Defend Yvoire: fortified medieval village

The fortifications of the medieval village, ramparts and gates, used to defend the city located at the bottom of Yvoire castle.

In the 14th century, there was no way of bypassing the village. It crossed the village and the fortified gates built by order of the Comte de Savoie Amédée V, controlled the passage.

The Gate of Geneva (or Gate of Nernier) built in the ramparts of the medieval village of Yvoire.

Fortifications of Yvoire

Each door was sitting on top of a ten-meter watch tower.
The one on the Gate of Rovorée, in ruins, was probably torn down around 1875.

Another smaller tower was located mid-distance between the two current gates.
With the patrol path along the thick crenelated ramparts which overhung the ditch, the attackers were always within firing range, with no dead angle possible.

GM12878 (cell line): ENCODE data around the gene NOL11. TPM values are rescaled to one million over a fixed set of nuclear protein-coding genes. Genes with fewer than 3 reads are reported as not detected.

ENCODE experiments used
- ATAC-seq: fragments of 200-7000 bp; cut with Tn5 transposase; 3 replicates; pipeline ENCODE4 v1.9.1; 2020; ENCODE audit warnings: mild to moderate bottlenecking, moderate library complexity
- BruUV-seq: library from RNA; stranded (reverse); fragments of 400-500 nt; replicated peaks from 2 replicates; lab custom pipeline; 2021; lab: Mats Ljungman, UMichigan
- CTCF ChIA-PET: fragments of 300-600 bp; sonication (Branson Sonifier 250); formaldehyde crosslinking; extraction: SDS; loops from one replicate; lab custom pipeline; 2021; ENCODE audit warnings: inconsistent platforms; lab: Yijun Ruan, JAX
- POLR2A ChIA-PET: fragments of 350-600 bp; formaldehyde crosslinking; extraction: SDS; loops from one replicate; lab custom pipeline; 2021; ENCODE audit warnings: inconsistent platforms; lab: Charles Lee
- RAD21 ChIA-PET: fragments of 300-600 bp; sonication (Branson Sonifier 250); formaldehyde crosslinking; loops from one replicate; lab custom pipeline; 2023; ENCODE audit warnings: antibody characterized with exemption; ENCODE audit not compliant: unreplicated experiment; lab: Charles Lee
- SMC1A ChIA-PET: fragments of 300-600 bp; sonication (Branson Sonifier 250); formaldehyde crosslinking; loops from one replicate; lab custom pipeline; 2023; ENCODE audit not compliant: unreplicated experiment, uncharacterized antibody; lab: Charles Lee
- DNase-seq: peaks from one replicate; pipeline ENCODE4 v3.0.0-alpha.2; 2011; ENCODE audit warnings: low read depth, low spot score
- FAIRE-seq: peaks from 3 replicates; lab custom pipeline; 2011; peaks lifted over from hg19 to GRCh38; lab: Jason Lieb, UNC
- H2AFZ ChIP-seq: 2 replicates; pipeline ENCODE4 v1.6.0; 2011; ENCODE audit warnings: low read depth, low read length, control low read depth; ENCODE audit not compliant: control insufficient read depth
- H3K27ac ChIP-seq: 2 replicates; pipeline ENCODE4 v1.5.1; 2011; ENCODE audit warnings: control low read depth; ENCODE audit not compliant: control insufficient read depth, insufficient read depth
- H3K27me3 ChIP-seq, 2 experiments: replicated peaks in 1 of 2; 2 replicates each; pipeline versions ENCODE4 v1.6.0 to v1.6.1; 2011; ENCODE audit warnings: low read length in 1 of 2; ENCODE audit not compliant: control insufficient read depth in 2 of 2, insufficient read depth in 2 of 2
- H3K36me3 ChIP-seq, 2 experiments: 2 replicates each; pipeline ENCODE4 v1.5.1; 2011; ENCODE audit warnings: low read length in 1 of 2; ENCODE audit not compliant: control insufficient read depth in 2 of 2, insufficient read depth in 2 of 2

Classified “Historical Monument”, the medieval gates deserve our observations from all angles.

Details: the fortified gate of Geneva

Walk under the Gate of Geneva, look up, and observe the arrow slits and the levels upon which was based the flooring.

You’ll notice as well the hinges of the wooden gate which was closed every evening. Behind, look at the quarters where slid the portcullis and the place of the manoeuvring winch used in the traveler, in the old roadway (about 2 meters above the current street).

Pictures of medieval village fortifications of Yvoire

You’ve taken some beautiful pictures of the fortifications of the medieval village of Yvoire?

Share them with via Instagram with the hashtag #yvoire.

Yvoire: houses in the medieval village are built into the ramparts.
The Gate of Geneva in the ramparts of the medieval village of Yvoire is classified Historical Monument.
The Gate of Rovorée (or Gate of Thonon) built into the ramparts of Yvoire.
Ramparts and fortified gate, historical remains of the medieval village of Yvoire.
Former Watchtower on the side of the lake, in front of Yvoire castle.